I've talked so much in the past about the boys speech delays and the leaps and bounds they've made in just over a year of therapy. Seriously, last year at this time we were jumping for joy when they were putting 2 words together. Phrases like "more milk" and "hi mommy" were a huge deal...for boys going on 3 years old.
We've come so far. Isaiah is putting together small sentences- little 3-4 word phrases back to back. He's saying things like "going to catch a fish" and "running real fast". He is nonstop repeating every phrase out of my mouth. Julian is using phrases that pertain to how he feels, "tummy hurt" and "eating a banana". Although he doesn't have quite the vocabulary of his brother, what he does say is much more clear and deliberate. When we see friends and family that we haven't seen for awhile (even a couple of weeks) they can't believe how much more the boys can say.
It's been an amazing year in regards to their speech growth. They're developing just like every other kid, just all of the developmental milestones regarding speech are happening later than most. Every day I remember to tell myself that in time they'll be caught up. This little reminder though, is little solace when I'm hearing of all these conversations other moms are hearing or having with their kids the boys' age and younger. Full on, normal conversations. In the isles of Target, at the grocery store, online. It's all around me, and each time I hear it I want to just cover my ears and run away.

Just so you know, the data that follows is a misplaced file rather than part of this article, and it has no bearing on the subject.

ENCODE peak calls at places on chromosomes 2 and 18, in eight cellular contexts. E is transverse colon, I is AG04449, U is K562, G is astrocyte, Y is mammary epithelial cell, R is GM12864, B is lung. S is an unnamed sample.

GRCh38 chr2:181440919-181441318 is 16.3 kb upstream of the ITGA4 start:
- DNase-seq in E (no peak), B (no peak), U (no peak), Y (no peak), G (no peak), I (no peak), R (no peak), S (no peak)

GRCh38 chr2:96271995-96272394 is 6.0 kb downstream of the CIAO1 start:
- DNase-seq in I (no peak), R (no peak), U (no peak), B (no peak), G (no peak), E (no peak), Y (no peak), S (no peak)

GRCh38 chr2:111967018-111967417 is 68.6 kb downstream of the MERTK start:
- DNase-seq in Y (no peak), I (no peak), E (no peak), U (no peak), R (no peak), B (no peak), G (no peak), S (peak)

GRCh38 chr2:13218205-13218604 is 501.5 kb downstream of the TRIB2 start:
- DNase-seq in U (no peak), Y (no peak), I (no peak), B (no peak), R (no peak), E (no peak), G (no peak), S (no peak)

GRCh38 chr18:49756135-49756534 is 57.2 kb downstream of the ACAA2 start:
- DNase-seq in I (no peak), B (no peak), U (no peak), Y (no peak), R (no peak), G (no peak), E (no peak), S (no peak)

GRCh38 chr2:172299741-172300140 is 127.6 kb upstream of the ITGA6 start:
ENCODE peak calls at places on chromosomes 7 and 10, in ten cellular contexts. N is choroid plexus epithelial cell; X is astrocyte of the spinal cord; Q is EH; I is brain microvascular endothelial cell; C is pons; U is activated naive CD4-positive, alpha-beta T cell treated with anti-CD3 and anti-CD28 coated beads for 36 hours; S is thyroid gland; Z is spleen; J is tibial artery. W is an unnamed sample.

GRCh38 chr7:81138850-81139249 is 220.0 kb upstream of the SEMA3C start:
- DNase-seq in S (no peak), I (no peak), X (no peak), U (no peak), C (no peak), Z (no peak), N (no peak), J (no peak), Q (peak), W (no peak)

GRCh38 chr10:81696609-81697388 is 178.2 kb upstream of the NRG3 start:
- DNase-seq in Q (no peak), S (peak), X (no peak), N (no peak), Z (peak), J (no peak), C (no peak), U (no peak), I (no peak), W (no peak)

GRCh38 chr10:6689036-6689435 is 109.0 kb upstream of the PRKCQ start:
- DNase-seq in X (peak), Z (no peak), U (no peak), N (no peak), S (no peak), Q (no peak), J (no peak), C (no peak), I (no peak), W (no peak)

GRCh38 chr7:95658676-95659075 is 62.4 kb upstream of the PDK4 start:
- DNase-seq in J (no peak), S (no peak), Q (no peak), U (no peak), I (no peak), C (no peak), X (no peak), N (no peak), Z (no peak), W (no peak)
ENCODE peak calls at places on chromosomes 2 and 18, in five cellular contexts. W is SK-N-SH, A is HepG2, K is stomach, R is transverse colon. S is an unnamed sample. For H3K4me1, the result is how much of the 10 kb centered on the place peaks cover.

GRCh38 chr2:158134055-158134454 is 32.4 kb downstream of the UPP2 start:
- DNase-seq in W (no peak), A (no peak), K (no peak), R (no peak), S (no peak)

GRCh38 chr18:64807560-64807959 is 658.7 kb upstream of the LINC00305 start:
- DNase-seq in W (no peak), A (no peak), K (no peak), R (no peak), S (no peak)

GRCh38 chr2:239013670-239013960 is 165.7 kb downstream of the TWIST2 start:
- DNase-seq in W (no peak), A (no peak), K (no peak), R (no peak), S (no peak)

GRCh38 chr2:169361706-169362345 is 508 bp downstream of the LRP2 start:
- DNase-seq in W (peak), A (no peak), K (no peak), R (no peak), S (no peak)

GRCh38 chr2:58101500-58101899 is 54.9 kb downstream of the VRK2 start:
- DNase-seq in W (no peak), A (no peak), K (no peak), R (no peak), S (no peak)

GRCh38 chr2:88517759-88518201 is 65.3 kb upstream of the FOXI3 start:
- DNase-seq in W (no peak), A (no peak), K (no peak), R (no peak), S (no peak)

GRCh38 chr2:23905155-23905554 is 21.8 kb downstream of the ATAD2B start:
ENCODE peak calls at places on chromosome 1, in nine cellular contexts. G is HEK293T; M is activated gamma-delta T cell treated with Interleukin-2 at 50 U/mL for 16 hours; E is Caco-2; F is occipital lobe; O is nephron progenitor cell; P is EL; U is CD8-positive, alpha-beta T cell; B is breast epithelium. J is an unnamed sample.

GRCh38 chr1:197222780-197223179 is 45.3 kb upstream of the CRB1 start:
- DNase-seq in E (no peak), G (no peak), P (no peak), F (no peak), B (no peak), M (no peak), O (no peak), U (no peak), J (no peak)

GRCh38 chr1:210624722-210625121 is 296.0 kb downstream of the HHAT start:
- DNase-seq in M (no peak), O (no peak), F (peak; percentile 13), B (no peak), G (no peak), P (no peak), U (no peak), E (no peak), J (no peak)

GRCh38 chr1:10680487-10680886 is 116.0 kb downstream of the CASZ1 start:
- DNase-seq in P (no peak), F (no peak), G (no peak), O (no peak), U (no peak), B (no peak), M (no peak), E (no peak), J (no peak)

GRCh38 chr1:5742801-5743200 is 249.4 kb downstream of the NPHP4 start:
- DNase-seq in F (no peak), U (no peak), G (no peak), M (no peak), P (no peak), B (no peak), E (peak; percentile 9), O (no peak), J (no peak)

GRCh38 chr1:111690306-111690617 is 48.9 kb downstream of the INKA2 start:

With most aspects of life, I'm pretty good about not letting myself get caught up in comparisons. It truly does steal happiness. We can never be anyone else, everyone's story is different. That being said, there is one thing that just kills me a little every day. Hearing people talk about all the conversations they're having with their kids just shoots this huge arrow of sadness through my heart. I don't know if it stems from some deep, internal feeling of guilt or failure on my part. I know it's not all on my shoulders, but there's no way to take away that feeling. It's something I struggle with daily.
It's not like I feel like we're missing out, it just really really sucks we're not at that point. It sucks I can't hear of all the things they're imagining. It sucks that they are these boys who are big for their age, who understand mostly everything we say, but just can't communicate it all back to us. That's the only way I can think to put it- it just really sucks.
We'll get there in our own time. I try to focus on the positives, and that the boys are happy and healthy. But I think it's just human of us to get sucked into the comparisons. The real lesson in strength however, is learning to rise above, to appreciate the good, to move forward, to count your blessings.
And our blessings can be counted in spades.